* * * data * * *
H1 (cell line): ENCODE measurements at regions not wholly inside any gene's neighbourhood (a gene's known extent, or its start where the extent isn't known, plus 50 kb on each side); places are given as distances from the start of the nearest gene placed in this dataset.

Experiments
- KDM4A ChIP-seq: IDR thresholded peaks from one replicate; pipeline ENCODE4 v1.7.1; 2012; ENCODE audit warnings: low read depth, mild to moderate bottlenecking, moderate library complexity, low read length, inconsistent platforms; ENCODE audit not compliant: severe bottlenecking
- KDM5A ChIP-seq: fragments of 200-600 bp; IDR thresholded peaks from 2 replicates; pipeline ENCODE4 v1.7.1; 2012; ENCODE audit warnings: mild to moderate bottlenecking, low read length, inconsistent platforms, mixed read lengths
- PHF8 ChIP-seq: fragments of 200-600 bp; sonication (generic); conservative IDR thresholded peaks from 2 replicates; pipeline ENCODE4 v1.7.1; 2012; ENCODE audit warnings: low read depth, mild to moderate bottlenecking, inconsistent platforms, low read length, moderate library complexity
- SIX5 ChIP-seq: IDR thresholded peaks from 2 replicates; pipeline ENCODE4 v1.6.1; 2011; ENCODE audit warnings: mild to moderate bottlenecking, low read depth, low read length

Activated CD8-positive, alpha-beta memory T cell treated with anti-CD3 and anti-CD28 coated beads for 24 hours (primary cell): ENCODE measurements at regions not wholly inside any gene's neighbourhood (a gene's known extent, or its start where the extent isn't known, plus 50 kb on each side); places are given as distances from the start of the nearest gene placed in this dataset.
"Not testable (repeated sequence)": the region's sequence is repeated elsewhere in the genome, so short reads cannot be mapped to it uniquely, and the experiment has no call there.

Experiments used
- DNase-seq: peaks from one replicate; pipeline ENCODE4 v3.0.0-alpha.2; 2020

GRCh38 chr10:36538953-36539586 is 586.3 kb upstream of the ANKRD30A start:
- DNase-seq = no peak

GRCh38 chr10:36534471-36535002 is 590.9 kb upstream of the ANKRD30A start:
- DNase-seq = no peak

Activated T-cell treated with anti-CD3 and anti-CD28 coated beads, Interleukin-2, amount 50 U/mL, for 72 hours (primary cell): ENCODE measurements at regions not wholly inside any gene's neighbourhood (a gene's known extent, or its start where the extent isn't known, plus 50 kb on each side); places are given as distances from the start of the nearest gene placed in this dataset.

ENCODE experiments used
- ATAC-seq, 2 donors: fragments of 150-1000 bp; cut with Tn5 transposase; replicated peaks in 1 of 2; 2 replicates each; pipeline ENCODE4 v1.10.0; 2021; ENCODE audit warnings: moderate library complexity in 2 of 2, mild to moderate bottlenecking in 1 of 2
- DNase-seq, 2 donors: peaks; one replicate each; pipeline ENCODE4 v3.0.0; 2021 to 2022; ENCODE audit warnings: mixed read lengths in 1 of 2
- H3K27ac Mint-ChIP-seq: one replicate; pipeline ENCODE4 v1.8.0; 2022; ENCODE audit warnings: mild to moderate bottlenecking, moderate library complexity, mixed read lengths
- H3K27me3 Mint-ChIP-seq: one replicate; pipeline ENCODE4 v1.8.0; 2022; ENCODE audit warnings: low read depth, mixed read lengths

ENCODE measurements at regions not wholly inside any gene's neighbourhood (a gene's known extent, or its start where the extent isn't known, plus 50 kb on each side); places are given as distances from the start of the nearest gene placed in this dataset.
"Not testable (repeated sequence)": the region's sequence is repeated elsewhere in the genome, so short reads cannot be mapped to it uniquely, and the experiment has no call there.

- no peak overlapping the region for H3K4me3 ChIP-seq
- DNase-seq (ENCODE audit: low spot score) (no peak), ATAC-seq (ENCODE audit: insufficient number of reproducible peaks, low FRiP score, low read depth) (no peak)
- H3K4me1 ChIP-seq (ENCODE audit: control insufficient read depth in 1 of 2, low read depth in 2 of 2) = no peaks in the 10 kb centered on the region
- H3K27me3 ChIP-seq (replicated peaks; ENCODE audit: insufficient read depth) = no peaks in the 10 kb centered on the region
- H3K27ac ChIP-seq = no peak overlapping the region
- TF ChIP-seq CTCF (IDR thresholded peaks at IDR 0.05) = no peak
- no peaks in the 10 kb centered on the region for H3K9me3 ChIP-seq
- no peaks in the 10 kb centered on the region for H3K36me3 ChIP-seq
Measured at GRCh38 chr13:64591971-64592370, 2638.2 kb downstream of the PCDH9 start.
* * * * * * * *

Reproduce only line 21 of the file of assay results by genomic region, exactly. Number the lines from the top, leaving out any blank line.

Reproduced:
ENCODE measurements at regions not wholly inside any gene's neighbourhood (a gene's known extent, or its start where the extent isn't known, plus 50 kb on each side); places are given as distances from the start of the nearest gene placed in this dataset.